GUADALUPE COUNTY, N.M. (KRQE) – The rollout of the COVID-19 vaccines looks different in rural counties with it being done much quicker than in metro areas. The Guadalupe County Hospital said as of now, it’s the only vaccine distributor in the county. While the state is officially in phase 1A vaccinating healthcare workers, Guadalupe County Hospital said it’s blending the phases to avoid wasting any vaccine.
“Basically, we expanded into the next phase because that first phase was covered so fast,” Christina Campos, Administrator at Guadalupe County Hospital, said. “So, we started going out to what are the most high touch, high interaction, places we need to reach out to,” Campos said. It’s frontline healthcare workers were all vaccinated after the first shipment of 50 doses of the Pfizer vaccine about three weeks ago.
“We only had about 35 employees that either qualified for the vaccine or were here for the days that we were issuing the vaccine or had not had COVID in the last 90 days. So, what we did is after we did hospital-employed staff, we did the doctors and the nurse practitioners who are independent practitioners, then we did the staff at their clinic. Their clinic is co-located at the hospital so there’s a lot of interaction with their staff and our staff. So, we made sure their frontline staff were covered immediately. So, that took up the 50 doses,” Campos said.
She said then, they started reaching out to essential workers like the staff at the one grocery store in town and at convenience stores. “For example, we only have one grocery store in town. So, everybody goes to that grocery store and if we were to get an infection there and our store would close, that would prohibit anybody from buying groceries here in town for a period of time. So, we knew they were incredibly important to vaccinate.”
However, the prioritization raised some red flags. Staffers with the city of Santa Rosa said the prioritization seemed ‘off’ since some grocery store employees were getting vaccinated before city first responders. But Campos said the hospital did reach out to the city for a list of first responders and didn’t hear back.
“So, we reached out to the director of EMS and they sent four. We reached out to the PD they sent one or two. The following week we got more. And we’ve told them, just keep sending them to us,” Campos said. While they move on to other groups of people, Campos said they still get some healthcare workers or first responders that may have new availability or have changed their mind to get the vaccine.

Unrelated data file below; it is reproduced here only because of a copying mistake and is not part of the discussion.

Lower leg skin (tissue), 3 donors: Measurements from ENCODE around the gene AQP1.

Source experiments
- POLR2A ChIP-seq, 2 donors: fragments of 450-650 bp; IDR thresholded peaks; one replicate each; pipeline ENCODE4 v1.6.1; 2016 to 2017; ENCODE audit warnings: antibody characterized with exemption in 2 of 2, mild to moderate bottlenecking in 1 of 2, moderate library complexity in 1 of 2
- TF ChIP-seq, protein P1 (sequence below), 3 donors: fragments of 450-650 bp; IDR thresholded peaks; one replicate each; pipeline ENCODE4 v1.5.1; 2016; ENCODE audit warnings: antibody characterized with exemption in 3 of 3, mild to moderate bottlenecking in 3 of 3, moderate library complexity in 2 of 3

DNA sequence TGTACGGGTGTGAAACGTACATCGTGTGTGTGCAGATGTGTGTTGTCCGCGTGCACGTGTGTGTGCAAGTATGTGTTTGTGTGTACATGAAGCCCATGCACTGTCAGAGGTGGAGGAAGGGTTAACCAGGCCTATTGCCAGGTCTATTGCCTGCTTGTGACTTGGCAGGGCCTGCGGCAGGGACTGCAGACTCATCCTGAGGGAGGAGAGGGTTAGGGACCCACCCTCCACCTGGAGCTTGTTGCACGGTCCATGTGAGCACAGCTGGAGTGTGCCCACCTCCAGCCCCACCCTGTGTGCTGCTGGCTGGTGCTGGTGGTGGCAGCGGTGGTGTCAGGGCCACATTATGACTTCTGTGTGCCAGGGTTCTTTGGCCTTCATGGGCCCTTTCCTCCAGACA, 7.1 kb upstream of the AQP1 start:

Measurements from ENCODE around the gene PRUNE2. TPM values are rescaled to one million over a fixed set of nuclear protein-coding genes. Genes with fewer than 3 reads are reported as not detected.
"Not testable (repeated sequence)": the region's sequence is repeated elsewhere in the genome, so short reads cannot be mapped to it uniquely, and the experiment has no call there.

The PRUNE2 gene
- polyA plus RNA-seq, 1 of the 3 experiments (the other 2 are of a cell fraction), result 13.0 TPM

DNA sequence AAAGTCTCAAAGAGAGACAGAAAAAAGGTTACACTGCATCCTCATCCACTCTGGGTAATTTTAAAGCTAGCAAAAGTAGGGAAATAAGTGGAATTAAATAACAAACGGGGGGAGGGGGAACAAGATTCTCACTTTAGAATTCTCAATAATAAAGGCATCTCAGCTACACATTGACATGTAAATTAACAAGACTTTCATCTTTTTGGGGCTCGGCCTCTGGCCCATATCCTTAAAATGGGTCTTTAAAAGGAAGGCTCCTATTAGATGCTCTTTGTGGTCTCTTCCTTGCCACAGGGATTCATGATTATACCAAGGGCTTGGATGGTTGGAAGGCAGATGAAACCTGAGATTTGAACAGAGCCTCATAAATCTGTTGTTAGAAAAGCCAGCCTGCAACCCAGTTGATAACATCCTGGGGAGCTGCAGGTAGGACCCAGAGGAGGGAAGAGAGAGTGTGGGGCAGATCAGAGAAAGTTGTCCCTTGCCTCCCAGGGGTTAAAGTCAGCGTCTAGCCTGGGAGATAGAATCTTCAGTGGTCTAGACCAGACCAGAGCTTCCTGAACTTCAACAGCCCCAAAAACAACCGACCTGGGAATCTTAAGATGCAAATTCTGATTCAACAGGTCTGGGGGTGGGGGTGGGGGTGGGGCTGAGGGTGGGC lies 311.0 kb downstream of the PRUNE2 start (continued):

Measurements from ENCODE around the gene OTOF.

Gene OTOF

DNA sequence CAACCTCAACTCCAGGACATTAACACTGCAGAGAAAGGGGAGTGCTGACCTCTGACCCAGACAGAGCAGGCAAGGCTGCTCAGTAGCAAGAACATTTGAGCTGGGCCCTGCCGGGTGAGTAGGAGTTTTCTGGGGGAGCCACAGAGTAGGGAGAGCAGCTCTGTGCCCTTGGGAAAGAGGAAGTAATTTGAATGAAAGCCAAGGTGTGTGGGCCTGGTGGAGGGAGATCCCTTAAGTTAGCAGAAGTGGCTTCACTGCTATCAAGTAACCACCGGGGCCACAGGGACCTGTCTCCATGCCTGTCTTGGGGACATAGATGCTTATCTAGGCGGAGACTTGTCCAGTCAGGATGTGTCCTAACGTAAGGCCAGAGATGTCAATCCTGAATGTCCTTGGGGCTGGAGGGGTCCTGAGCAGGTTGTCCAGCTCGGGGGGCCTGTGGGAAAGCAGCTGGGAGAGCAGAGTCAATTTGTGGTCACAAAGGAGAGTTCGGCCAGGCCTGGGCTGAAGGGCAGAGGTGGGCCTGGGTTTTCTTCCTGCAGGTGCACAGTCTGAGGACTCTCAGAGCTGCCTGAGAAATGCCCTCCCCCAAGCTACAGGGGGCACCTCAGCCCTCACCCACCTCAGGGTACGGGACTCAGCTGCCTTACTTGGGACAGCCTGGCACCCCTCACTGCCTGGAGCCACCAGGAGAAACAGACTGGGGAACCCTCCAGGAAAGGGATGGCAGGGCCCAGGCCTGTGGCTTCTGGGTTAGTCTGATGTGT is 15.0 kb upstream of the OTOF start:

Because of some cancellations or even people changing their minds to not get the vaccine, Campos said sometimes at the end of a day, they have to decide quickly who should get a vaccine just to avoid wasting it.
“Once you add the dilutant to the vaccine, you only have so many hours to use it…You see a lot of blending of the stages just to accommodate the timeline and get people here as fast as we possibly can,” she said. “It’s 5 p.m., we got this vaccine, we cannot waste it. Who do we call?”
Campos called the entire rollout ‘incredibly challenging.’ “The huge challenge is prioritization. And so, it presents a lot of moral dilemmas of is a 75-year-old higher risk than a 50-year-old with a high BMI and diabetes? I don’t know how you weigh that,” she said. Campos said the hospital is working closely with the state surrounding those decisions and the rollout of the vaccines.
According to Campos, first responders including all fire departments in the county, postal workers, and utility workers have had the opportunity to get vaccinated. She said the hospital is expected to receive 195 vials of the Pfizer vaccine on Friday and will use it to vaccinate elderly patients and continue its vaccination of teachers.
The Guadalupe County Correctional Facility reported 250 positive COVID-19 cases on January 6, according to state data. A spokesperson with the Department of Corrections said its vaccinations are through the Department Of Health and its employees will get vaccinated by its own medical staff when available.
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